Simple ways to keep flu at bay

With the temperature soon to dip, here are 8 simple ways to keep flu at arm's length

Use meat bones in soup
So, why is chicken soup good when you have a cold? Experts say, the bone marrow in chicken bones when added to soups and stews helps because marrow is the root of blood and yin in Chinese medicine. It contains a sort of fat found in our organs that encourages the body to produce white blood cells our disease fighting force.

Wash hands up to elbows
We know it sounds like what the OCD crowd would do, but washing your hands with soap all the way up to your elbows is effective in keeping the flu at bay. It's especially effective before you eat a meal or touch any part of your face. Health studies reveal that the forearm carries more bacteria than even the armpit. Key places for bacteria to thrive: forearms, palms, index fingers, back of knee and the soles of feet, say researchers at the University of Colorado at Boulder.

Stick to one glass
They say a single glass of red wine offers a range of health benefits, but that's where it ends. Knocking back glass after glass can impair your white blood cells' ability to fight infections for up to 24 hours after the bar crawl.

Stock up on ginger, seabuckthorn
Ginger is an anti-viral, and helps fight some viruses that cause colds and flu. Include it in your cup of chai, add a few shavings to your fruit juice, and use it to marinate meats in. Similarly, Sea Buckthorn too, is a winter warrior. It helps increase your body's resistance to stress trauma and fatigue while promoting a better heart, liver and the immune system. Packed with essential fatty acids, antioxidant vitamins and minerals, Sea Buckthorn oil fights a variety of illnesses.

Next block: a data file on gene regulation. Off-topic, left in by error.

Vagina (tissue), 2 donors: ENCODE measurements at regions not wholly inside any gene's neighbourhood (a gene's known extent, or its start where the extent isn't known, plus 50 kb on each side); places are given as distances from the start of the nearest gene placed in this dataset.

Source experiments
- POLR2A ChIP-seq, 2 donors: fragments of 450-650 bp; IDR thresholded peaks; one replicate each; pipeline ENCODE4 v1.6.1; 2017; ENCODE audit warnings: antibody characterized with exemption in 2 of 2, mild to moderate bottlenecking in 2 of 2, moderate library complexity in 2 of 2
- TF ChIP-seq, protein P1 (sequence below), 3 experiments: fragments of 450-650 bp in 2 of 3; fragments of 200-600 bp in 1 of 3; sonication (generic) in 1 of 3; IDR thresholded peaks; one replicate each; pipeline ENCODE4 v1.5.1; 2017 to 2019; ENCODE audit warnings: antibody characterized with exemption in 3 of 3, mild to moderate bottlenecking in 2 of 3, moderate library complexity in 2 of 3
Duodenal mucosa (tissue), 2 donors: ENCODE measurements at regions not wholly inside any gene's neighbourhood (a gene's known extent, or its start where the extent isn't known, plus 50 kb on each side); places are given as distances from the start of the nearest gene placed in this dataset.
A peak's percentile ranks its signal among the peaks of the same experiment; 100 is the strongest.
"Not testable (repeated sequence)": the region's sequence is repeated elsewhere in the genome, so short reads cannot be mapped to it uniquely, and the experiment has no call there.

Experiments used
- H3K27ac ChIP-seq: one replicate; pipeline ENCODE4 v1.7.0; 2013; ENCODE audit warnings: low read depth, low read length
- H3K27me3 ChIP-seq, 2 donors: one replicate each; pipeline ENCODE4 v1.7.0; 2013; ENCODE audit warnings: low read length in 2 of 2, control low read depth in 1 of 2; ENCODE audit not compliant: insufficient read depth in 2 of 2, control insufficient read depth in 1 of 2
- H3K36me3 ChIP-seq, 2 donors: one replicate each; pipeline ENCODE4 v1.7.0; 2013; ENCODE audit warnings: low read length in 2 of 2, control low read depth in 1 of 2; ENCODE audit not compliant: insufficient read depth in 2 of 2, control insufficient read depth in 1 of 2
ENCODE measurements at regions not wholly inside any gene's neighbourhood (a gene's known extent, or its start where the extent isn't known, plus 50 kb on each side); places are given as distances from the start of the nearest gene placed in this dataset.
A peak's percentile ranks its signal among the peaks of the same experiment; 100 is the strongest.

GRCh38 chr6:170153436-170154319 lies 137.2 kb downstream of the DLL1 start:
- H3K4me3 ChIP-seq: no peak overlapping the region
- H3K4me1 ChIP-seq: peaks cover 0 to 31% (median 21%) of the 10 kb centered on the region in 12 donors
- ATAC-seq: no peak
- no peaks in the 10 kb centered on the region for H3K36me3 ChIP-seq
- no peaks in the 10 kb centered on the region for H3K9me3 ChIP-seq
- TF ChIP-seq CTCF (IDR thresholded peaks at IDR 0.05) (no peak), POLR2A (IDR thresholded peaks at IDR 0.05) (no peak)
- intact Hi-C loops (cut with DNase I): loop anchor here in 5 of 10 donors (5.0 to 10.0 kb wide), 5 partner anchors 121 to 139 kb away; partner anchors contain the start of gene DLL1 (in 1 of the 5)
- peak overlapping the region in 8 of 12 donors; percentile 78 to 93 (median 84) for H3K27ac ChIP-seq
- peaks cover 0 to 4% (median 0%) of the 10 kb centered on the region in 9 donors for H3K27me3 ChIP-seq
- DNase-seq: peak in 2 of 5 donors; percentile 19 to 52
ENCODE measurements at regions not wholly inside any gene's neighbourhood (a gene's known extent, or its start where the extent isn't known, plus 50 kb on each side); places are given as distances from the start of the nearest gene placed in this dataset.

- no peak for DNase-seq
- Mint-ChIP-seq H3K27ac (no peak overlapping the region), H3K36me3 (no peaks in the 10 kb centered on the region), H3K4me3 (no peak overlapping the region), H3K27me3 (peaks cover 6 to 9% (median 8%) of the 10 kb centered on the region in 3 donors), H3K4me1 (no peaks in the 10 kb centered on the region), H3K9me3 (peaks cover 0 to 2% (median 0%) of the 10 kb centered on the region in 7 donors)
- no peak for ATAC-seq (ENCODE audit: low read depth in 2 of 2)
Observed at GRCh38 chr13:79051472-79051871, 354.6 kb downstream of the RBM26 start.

Breathe deep
It sounds bizarre but taking a few deep breaths a day can drop your chances of developing pneumonia. When you have a free moment or so, practise deep belly breathing. Take breaths that make your belly puff out (hold for three counts and inhale for three counts). Gradually, you'll learn to breathe better throughout the day.

Keep nails short
Lengthy, manicured nails look gorgeous but they can easily turn into a breeding ground for germs. Research shows women with nails three millimetres past the tip often have illness-causing bacteria under their nails. Always clip your nails.

Warm your feet
Researchers say, keeping your feet warm may reduce your chance of catching a cold by as much as 67 per cent. British researchers believe that when your feet are cold, blood vessels located in the sinuses tend to tighten, which makes it more difficult for white blood cells to get in the mucus membranes of the sinuses (where most viruses sneak in). Don't roam barefoot, and slip on a pair of socks before you snuggle into bed. That helps dilate your blood vessels, and let immune cells travel where they are needed.

Use paper, not cloth towels
After washing your hands, comes the drying, and how you do that is equally important. Using and reusing a cloth towel is a bad idea since it becomes the seat of germs. Paper towels, on the other hand, can be disposed.

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